Silent Partners in Care: Examining Care Transitions for Caregivers of Hip Fracture and Stroke Patients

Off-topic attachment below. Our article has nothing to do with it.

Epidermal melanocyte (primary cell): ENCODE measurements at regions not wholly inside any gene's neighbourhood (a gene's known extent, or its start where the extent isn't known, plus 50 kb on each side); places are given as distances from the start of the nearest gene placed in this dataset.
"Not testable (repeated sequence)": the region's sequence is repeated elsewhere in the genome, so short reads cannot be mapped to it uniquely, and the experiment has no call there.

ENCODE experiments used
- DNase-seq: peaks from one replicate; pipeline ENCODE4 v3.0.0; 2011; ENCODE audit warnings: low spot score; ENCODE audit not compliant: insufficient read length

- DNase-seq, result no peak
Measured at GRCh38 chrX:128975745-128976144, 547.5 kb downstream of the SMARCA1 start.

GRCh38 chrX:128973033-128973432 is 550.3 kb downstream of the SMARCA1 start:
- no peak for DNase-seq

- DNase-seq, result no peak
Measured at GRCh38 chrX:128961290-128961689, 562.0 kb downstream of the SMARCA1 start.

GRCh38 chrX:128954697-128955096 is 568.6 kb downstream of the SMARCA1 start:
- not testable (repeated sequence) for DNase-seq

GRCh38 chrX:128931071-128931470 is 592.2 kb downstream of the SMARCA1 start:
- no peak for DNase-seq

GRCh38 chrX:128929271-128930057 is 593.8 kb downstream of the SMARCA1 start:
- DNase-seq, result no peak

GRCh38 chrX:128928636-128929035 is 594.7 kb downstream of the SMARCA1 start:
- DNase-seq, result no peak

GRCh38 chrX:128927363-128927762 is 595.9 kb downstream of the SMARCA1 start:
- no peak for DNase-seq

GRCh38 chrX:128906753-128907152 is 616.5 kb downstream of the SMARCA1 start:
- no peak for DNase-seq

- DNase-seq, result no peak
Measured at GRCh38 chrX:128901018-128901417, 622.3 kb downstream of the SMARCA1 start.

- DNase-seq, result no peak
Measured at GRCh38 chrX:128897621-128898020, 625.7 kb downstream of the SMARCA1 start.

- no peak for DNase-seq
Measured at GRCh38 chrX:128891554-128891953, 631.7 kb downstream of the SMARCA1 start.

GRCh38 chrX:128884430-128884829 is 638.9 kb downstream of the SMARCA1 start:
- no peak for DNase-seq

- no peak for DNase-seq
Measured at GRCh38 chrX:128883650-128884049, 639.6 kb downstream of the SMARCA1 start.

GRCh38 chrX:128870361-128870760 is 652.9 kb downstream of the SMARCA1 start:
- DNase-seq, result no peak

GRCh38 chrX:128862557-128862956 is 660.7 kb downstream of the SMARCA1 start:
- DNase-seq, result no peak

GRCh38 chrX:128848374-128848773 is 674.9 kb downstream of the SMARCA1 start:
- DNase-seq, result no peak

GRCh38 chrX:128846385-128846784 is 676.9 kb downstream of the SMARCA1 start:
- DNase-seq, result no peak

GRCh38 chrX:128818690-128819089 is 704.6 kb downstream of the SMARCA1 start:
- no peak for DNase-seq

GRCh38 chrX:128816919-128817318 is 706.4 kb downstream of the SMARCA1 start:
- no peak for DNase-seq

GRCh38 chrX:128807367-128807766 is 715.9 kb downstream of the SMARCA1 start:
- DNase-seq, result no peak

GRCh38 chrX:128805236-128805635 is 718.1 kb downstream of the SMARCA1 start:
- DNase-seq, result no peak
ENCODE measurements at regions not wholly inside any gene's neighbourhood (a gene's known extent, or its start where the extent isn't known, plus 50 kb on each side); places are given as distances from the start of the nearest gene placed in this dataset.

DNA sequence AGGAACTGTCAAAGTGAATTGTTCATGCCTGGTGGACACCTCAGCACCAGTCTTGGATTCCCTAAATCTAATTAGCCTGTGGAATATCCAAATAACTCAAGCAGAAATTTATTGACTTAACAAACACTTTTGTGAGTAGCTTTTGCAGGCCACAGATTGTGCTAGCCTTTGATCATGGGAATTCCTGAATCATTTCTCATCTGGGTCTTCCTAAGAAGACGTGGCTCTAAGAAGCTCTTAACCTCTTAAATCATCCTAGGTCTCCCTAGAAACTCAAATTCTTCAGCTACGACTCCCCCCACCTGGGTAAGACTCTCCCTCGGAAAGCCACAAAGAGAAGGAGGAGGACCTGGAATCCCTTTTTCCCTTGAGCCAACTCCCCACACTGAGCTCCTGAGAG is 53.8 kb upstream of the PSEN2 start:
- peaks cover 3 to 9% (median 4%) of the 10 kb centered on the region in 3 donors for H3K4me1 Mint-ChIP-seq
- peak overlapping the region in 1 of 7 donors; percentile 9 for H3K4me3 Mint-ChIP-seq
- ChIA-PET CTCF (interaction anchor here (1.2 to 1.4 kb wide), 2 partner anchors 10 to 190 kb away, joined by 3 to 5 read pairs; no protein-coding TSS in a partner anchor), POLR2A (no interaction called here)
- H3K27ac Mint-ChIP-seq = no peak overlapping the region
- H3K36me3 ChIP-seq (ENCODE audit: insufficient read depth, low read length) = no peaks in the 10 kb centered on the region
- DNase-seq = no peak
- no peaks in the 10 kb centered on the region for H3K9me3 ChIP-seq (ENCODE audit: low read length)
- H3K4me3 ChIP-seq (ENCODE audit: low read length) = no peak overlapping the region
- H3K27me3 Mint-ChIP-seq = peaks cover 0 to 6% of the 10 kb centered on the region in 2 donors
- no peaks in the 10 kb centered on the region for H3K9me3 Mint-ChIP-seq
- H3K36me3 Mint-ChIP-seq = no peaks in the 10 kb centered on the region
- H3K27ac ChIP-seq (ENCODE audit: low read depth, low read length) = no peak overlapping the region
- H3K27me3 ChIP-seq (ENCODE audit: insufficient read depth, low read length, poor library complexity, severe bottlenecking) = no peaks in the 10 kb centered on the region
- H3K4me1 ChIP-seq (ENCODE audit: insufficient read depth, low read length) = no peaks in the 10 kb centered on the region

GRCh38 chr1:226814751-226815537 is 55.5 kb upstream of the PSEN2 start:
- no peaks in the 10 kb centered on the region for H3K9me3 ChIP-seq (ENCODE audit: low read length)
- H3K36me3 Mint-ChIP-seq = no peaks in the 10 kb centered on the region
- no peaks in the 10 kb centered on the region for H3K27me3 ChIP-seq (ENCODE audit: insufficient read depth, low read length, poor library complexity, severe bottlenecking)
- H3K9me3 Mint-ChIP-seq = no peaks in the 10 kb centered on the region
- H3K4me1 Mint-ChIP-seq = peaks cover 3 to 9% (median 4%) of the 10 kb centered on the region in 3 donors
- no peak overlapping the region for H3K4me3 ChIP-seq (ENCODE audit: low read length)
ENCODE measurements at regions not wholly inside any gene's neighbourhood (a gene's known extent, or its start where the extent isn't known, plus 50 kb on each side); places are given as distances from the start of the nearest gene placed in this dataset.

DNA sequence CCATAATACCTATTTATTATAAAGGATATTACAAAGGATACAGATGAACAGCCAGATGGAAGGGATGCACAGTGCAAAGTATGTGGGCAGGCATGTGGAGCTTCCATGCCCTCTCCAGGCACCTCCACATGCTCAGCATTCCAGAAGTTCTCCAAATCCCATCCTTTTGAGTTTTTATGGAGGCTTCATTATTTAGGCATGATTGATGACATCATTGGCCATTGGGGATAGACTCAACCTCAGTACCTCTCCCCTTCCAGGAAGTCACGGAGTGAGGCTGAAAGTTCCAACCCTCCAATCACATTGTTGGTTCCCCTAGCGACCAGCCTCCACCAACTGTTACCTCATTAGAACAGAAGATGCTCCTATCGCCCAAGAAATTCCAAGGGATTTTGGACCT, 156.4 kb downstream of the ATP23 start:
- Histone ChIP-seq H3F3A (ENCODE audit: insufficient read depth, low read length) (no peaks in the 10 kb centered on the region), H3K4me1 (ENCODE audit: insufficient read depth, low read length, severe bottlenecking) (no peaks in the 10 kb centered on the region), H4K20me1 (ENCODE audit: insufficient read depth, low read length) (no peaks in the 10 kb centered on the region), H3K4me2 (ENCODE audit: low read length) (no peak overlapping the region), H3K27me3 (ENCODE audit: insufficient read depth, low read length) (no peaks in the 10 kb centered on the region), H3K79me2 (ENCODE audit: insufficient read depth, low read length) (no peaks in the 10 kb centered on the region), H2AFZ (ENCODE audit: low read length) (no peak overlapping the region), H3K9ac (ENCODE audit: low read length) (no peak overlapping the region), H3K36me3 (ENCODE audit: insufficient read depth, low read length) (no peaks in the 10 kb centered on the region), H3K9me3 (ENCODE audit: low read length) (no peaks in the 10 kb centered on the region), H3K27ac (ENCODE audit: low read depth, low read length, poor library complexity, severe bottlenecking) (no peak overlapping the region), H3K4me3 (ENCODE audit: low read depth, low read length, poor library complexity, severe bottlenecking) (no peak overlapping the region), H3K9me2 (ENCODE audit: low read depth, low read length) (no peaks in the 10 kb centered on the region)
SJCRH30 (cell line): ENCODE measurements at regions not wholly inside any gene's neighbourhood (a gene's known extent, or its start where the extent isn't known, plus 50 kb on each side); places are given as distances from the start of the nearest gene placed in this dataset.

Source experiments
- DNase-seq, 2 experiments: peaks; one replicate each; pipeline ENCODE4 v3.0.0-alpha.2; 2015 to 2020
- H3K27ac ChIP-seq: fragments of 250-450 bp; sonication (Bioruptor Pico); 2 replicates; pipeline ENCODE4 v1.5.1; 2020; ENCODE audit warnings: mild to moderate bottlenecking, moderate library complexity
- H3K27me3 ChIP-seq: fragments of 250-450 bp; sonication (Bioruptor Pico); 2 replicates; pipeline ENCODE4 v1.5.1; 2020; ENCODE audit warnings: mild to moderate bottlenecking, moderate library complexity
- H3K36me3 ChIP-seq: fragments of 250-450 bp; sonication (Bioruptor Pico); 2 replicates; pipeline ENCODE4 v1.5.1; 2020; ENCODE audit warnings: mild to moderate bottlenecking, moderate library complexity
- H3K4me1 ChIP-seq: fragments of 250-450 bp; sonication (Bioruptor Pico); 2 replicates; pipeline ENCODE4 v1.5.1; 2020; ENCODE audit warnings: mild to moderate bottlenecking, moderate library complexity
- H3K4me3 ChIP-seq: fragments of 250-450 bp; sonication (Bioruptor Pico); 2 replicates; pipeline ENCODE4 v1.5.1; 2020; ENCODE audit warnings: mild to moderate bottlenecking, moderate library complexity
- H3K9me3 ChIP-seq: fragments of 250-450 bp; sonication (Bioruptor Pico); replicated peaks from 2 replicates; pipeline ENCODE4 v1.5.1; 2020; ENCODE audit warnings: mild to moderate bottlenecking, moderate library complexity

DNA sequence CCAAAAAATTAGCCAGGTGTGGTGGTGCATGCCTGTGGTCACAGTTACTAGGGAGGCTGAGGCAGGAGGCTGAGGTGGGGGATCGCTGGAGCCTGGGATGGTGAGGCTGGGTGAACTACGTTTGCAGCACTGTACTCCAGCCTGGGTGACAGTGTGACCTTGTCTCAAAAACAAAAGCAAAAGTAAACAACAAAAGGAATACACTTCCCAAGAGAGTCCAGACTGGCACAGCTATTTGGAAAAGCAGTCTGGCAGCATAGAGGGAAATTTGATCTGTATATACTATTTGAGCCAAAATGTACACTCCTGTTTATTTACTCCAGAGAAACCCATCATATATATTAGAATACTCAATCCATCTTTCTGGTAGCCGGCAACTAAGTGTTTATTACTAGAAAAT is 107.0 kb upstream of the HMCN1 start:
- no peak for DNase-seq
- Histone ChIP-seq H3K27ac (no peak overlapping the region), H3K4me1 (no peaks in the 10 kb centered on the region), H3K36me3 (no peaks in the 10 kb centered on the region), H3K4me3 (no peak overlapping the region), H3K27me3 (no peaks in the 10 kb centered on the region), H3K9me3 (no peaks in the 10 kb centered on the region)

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Background: Quality of care and patient safety have been demonstrated to be at increased risk during care transitions; making older adults with complex medical issues especially vulnerable due to the multifaceted care they require (Coleman, 2003; Cook et al., 2000; Forster et al., 2003; Murtaugh & Litke, 2002; Picker Institute, 1999; van Walraven et al., 2004). While a strong focus on patient issues during care transitions exists in current literature, there is a dearth of knowledge surrounding the role of informal caregivers in this process. As the senior population continues to grow in Canada, it is inevitable that the health system will be increasingly reliant upon informal caregivers to meet the demanding and complex care needs of older adults. This research explored informal caregiver experiences following an older patient’s medical crisis in order to foster a deeper understanding of caregiver needs during transitional care. This work will support efforts to develop viable interventions within formal care settings to better support and prepare individuals for informal care responsibilities (Canadian Caregiver Coalition, 2008; National Centre for Social and Economic Modelling, 2004). Methods: A qualitative, post-positivist grounded theory study was employed to acquire an understanding of the role and needs of informal caregivers during transitional care. Semi-structured interviews were conducted with six community and resource case managers, and informal caregivers of eight hip fracture and two stroke caregivers. Two additional interviews were conducted with hip replacement caregivers. Questions explored individual experiences interacting with and/or providing informal care, and honed in on observed and experienced challenges, support received, and recommendations for future efforts to support care. NVivo8 software facilitated qualitative data analysis through hierarchical coding (Glaser & Strauss, 1967). Results: Six properties of caregiver needs arose from the data, each consisting of several important ideas fostering its understanding. The core concept threading across all properties was building capacity to care. Combined, thematic interpretations were integrated into a comprehensive theory of caregiver needs to support a successful care transition from hospital to home, consisting of three layers: 1) Timeline of caregiver needs; 2) Instrumental needs; and 3) Emotional needs. A member-checking process of the theory consisting of both a focus group and individual interviews indicated high face and content validity, and highlighted priority areas for future interventions. Discussion: The developed substantive theory is a valuable tool for which to understand the instrumental and emotional needs of hip fracture and stroke caregivers along a timeline of transitional care between hospital and home. Focus group and individual feedback indicate strong endorsement for theory adoption as a guiding framework for an intervention strategy to support informal caregivers within formal care settings and throughout the transition home. Results suggest the potential to broaden the conceptualization of the substantive theory to a formal explanation of transitional care needs for other medical crises across numerous types of transitions between formal hospital settings and the community.